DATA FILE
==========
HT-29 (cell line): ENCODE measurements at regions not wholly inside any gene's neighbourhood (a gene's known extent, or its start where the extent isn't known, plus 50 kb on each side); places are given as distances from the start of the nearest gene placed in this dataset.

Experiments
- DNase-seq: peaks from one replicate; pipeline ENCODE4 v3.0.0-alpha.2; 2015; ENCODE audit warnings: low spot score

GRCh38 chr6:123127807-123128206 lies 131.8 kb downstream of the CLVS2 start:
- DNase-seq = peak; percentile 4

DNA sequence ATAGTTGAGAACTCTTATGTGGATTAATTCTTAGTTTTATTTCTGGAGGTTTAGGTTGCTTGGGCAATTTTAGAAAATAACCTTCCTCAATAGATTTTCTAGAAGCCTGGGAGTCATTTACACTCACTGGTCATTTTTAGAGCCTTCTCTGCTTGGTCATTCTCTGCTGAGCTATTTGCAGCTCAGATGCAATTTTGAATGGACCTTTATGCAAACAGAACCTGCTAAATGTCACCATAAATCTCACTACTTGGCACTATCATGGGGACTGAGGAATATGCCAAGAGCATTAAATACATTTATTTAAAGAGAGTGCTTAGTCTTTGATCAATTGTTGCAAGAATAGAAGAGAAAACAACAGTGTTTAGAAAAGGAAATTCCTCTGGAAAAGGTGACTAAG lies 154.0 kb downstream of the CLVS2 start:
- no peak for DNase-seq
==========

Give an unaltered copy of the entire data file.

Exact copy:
HT-29 (cell line): ENCODE measurements at regions not wholly inside any gene's neighbourhood (a gene's known extent, or its start where the extent isn't known, plus 50 kb on each side); places are given as distances from the start of the nearest gene placed in this dataset.

Experiments
- DNase-seq: peaks from one replicate; pipeline ENCODE4 v3.0.0-alpha.2; 2015; ENCODE audit warnings: low spot score

GRCh38 chr6:123127807-123128206 lies 131.8 kb downstream of the CLVS2 start:
- DNase-seq = peak; percentile 4

DNA sequence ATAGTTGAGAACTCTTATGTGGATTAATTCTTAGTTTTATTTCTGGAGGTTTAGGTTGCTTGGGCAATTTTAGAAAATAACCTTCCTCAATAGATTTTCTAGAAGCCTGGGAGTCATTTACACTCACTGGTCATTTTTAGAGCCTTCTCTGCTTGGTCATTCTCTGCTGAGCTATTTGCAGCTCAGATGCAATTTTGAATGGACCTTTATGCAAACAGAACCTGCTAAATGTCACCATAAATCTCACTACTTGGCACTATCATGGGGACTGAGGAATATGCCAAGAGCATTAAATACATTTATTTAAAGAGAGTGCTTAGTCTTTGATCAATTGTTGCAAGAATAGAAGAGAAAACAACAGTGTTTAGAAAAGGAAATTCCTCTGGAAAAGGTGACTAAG lies 154.0 kb downstream of the CLVS2 start:
- no peak for DNase-seq